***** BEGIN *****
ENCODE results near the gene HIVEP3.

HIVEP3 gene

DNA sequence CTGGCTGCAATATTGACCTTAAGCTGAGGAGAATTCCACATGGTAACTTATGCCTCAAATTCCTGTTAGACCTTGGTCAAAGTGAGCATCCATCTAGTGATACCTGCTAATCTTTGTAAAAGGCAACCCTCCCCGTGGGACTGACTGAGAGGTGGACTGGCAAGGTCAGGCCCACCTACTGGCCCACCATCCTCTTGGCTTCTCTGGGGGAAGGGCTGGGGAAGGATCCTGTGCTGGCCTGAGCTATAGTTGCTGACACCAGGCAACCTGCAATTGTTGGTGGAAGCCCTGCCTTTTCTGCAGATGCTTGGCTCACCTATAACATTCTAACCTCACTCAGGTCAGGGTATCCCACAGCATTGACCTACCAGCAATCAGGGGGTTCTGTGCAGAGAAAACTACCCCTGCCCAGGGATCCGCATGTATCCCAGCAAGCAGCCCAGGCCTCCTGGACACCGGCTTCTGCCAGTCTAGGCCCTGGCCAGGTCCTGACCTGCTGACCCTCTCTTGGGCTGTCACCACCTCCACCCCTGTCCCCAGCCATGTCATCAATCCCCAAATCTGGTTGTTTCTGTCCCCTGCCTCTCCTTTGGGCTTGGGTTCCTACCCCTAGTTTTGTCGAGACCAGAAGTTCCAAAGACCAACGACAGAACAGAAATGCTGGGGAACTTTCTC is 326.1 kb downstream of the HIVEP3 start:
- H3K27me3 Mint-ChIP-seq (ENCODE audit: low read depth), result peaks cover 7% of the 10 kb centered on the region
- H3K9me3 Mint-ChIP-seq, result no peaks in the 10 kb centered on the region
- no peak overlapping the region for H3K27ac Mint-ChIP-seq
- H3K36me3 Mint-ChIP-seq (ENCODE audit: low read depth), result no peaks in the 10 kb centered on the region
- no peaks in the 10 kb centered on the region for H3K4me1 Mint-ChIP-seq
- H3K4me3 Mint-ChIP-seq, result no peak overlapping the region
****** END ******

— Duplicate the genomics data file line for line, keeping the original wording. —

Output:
ENCODE results near the gene HIVEP3.

HIVEP3 gene

DNA sequence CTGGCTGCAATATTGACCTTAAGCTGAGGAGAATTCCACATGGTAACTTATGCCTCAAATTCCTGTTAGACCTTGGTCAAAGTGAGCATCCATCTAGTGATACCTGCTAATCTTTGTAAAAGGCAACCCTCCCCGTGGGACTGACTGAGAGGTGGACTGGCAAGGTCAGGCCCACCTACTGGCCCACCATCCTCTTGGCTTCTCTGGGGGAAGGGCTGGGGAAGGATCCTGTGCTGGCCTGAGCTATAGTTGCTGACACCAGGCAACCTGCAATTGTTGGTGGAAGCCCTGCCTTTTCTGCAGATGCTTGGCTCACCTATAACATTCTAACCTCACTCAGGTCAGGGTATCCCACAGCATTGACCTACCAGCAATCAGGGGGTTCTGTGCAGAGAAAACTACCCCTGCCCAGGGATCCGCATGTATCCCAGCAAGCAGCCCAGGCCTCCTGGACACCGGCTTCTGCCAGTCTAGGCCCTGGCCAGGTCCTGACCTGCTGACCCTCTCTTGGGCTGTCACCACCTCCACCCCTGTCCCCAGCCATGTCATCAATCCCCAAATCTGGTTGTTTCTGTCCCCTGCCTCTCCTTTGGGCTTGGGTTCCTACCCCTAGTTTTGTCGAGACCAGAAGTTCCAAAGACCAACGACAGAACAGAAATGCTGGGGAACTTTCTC is 326.1 kb downstream of the HIVEP3 start:
- H3K27me3 Mint-ChIP-seq (ENCODE audit: low read depth), result peaks cover 7% of the 10 kb centered on the region
- H3K9me3 Mint-ChIP-seq, result no peaks in the 10 kb centered on the region
- no peak overlapping the region for H3K27ac Mint-ChIP-seq
- H3K36me3 Mint-ChIP-seq (ENCODE audit: low read depth), result no peaks in the 10 kb centered on the region
- no peaks in the 10 kb centered on the region for H3K4me1 Mint-ChIP-seq
- H3K4me3 Mint-ChIP-seq, result no peak overlapping the region